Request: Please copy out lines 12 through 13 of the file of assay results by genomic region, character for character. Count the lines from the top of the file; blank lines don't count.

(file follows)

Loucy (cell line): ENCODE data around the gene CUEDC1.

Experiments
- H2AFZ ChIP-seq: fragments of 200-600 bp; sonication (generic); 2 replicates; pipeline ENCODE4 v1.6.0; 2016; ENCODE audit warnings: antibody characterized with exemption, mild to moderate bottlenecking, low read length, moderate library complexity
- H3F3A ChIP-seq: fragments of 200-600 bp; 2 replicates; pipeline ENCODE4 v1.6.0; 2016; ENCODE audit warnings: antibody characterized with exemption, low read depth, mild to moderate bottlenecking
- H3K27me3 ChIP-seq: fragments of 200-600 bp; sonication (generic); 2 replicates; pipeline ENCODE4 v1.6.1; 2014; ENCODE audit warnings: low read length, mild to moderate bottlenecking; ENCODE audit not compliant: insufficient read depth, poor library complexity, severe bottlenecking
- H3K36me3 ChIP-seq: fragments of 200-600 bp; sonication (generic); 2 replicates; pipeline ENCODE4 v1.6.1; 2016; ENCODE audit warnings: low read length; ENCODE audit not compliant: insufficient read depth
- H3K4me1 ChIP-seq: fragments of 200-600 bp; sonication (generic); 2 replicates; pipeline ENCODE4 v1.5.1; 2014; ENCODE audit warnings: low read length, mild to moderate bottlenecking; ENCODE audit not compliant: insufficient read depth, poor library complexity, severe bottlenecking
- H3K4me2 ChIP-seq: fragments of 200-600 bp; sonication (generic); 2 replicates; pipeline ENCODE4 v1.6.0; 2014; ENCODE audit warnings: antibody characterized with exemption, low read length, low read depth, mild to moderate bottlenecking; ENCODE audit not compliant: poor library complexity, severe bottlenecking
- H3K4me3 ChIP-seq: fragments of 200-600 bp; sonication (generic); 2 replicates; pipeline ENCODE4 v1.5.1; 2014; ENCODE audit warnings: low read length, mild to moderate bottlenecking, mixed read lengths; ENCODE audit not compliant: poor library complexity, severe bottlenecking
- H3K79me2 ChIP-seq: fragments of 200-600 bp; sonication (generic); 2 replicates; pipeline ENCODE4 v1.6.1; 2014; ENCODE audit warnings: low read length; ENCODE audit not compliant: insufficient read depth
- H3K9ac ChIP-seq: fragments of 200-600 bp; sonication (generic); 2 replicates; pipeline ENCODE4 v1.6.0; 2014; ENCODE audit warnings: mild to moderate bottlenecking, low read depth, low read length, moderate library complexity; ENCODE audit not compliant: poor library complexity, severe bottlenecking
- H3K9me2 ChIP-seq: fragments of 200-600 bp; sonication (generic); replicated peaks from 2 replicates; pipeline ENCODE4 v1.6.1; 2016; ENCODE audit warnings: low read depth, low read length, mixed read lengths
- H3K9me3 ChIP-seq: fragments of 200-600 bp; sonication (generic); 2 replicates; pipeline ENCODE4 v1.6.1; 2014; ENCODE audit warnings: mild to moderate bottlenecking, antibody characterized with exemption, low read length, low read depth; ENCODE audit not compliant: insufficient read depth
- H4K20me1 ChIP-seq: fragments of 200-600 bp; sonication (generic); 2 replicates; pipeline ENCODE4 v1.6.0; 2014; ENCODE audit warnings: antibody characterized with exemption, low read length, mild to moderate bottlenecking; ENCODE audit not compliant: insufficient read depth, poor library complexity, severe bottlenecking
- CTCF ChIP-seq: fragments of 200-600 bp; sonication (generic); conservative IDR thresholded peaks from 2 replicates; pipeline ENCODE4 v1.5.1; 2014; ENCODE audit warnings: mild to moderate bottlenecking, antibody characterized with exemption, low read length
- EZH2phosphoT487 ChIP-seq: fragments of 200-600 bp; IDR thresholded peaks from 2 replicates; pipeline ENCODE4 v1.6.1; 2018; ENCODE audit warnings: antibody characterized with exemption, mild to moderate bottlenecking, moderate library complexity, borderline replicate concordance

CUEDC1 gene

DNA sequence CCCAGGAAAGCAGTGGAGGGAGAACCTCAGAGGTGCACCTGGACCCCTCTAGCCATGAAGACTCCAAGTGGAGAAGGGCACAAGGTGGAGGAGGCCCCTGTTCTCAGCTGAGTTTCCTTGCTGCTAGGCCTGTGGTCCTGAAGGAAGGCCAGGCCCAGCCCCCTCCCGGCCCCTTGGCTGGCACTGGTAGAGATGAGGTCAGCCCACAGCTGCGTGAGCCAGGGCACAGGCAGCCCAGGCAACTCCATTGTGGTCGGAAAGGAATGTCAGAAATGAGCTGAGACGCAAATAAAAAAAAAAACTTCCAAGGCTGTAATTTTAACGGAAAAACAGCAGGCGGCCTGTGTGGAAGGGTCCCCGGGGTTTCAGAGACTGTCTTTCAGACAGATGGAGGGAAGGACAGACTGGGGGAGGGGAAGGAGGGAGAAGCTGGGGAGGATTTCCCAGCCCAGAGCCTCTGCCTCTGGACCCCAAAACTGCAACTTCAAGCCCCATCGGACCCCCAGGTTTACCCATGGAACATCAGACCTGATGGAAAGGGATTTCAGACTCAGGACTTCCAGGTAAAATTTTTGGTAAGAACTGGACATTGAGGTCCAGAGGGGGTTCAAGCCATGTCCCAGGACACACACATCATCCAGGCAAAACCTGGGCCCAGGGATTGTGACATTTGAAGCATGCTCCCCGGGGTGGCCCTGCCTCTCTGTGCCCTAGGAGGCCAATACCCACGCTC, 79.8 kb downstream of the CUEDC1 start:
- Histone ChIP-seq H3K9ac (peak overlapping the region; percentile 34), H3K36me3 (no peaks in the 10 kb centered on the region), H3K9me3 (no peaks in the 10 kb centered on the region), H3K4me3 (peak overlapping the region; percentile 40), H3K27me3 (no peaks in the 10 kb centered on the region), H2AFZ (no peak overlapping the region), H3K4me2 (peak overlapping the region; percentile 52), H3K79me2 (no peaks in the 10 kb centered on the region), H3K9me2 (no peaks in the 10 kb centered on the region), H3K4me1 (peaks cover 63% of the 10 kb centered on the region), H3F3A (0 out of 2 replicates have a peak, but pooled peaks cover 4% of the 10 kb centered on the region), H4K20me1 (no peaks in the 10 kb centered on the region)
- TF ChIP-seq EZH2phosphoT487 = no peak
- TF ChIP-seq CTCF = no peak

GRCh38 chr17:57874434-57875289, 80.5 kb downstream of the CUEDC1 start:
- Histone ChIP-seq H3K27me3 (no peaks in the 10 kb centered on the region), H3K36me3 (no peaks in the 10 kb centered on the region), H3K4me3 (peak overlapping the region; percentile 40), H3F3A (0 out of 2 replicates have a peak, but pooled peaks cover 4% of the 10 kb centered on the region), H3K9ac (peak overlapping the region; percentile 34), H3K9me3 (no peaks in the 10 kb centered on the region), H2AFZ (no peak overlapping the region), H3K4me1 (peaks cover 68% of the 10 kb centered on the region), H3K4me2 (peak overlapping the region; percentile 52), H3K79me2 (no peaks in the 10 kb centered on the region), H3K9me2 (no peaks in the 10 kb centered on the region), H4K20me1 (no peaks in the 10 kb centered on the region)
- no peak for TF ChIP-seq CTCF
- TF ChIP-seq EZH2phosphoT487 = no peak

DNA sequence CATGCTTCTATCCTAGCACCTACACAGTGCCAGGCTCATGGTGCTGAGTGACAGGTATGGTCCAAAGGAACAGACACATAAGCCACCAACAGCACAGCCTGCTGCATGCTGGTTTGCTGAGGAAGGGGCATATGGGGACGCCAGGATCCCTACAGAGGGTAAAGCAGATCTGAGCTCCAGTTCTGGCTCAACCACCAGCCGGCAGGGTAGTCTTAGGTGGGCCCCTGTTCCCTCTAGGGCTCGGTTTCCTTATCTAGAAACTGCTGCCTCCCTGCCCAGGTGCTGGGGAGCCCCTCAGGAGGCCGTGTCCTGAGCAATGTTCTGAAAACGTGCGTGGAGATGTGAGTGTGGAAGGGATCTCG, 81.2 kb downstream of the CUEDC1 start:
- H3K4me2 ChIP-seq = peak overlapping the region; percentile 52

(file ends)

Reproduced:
- H3K9me2 ChIP-seq: fragments of 200-600 bp; sonication (generic); replicated peaks from 2 replicates; pipeline ENCODE4 v1.6.1; 2016; ENCODE audit warnings: low read depth, low read length, mixed read lengths
- H3K9me3 ChIP-seq: fragments of 200-600 bp; sonication (generic); 2 replicates; pipeline ENCODE4 v1.6.1; 2014; ENCODE audit warnings: mild to moderate bottlenecking, antibody characterized with exemption, low read length, low read depth; ENCODE audit not compliant: insufficient read depth